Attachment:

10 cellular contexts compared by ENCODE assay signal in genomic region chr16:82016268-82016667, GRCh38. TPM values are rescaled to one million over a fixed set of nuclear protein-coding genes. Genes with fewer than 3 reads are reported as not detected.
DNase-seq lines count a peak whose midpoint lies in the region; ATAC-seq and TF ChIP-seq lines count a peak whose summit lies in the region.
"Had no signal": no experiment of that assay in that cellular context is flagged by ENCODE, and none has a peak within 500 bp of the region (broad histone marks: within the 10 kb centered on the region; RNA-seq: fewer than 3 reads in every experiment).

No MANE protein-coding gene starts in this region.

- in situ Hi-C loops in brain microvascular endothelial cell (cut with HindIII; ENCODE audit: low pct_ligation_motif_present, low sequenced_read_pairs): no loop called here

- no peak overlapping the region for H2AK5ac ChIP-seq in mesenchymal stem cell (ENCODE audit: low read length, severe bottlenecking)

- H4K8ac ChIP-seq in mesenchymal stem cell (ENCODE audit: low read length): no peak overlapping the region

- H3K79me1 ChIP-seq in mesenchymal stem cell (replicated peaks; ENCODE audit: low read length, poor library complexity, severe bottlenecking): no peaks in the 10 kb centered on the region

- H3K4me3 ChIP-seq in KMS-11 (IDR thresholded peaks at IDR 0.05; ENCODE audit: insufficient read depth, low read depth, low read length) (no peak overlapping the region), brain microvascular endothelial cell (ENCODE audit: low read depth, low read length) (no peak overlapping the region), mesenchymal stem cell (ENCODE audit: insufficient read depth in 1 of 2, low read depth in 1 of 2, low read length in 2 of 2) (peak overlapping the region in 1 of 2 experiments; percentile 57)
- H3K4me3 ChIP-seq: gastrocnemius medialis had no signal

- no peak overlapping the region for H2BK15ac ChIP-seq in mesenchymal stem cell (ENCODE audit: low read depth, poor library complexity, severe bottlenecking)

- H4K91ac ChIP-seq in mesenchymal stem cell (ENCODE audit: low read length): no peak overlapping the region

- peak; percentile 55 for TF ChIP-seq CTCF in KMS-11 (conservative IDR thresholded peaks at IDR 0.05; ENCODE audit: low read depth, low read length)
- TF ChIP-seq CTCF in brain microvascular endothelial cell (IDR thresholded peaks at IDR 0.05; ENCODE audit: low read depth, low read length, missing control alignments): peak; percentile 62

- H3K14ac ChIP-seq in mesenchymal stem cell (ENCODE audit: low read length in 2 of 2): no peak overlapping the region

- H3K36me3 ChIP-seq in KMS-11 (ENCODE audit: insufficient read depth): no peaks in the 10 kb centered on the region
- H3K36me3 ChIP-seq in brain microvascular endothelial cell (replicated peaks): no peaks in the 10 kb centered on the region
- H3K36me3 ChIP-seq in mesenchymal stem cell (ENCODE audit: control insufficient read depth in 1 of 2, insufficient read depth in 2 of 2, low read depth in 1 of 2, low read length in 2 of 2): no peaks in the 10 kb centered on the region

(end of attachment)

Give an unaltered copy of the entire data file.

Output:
10 cellular contexts compared by ENCODE assay signal in genomic region chr16:82016268-82016667, GRCh38. TPM values are rescaled to one million over a fixed set of nuclear protein-coding genes. Genes with fewer than 3 reads are reported as not detected.
DNase-seq lines count a peak whose midpoint lies in the region; ATAC-seq and TF ChIP-seq lines count a peak whose summit lies in the region.
"Had no signal": no experiment of that assay in that cellular context is flagged by ENCODE, and none has a peak within 500 bp of the region (broad histone marks: within the 10 kb centered on the region; RNA-seq: fewer than 3 reads in every experiment).

No MANE protein-coding gene starts in this region.

- in situ Hi-C loops in brain microvascular endothelial cell (cut with HindIII; ENCODE audit: low pct_ligation_motif_present, low sequenced_read_pairs): no loop called here

- no peak overlapping the region for H2AK5ac ChIP-seq in mesenchymal stem cell (ENCODE audit: low read length, severe bottlenecking)

- H4K8ac ChIP-seq in mesenchymal stem cell (ENCODE audit: low read length): no peak overlapping the region

- H3K79me1 ChIP-seq in mesenchymal stem cell (replicated peaks; ENCODE audit: low read length, poor library complexity, severe bottlenecking): no peaks in the 10 kb centered on the region

- H3K4me3 ChIP-seq in KMS-11 (IDR thresholded peaks at IDR 0.05; ENCODE audit: insufficient read depth, low read depth, low read length) (no peak overlapping the region), brain microvascular endothelial cell (ENCODE audit: low read depth, low read length) (no peak overlapping the region), mesenchymal stem cell (ENCODE audit: insufficient read depth in 1 of 2, low read depth in 1 of 2, low read length in 2 of 2) (peak overlapping the region in 1 of 2 experiments; percentile 57)
- H3K4me3 ChIP-seq: gastrocnemius medialis had no signal

- no peak overlapping the region for H2BK15ac ChIP-seq in mesenchymal stem cell (ENCODE audit: low read depth, poor library complexity, severe bottlenecking)

- H4K91ac ChIP-seq in mesenchymal stem cell (ENCODE audit: low read length): no peak overlapping the region

- peak; percentile 55 for TF ChIP-seq CTCF in KMS-11 (conservative IDR thresholded peaks at IDR 0.05; ENCODE audit: low read depth, low read length)
- TF ChIP-seq CTCF in brain microvascular endothelial cell (IDR thresholded peaks at IDR 0.05; ENCODE audit: low read depth, low read length, missing control alignments): peak; percentile 62

- H3K14ac ChIP-seq in mesenchymal stem cell (ENCODE audit: low read length in 2 of 2): no peak overlapping the region

- H3K36me3 ChIP-seq in KMS-11 (ENCODE audit: insufficient read depth): no peaks in the 10 kb centered on the region
- H3K36me3 ChIP-seq in brain microvascular endothelial cell (replicated peaks): no peaks in the 10 kb centered on the region
- H3K36me3 ChIP-seq in mesenchymal stem cell (ENCODE audit: control insufficient read depth in 1 of 2, insufficient read depth in 2 of 2, low read depth in 1 of 2, low read length in 2 of 2): no peaks in the 10 kb centered on the region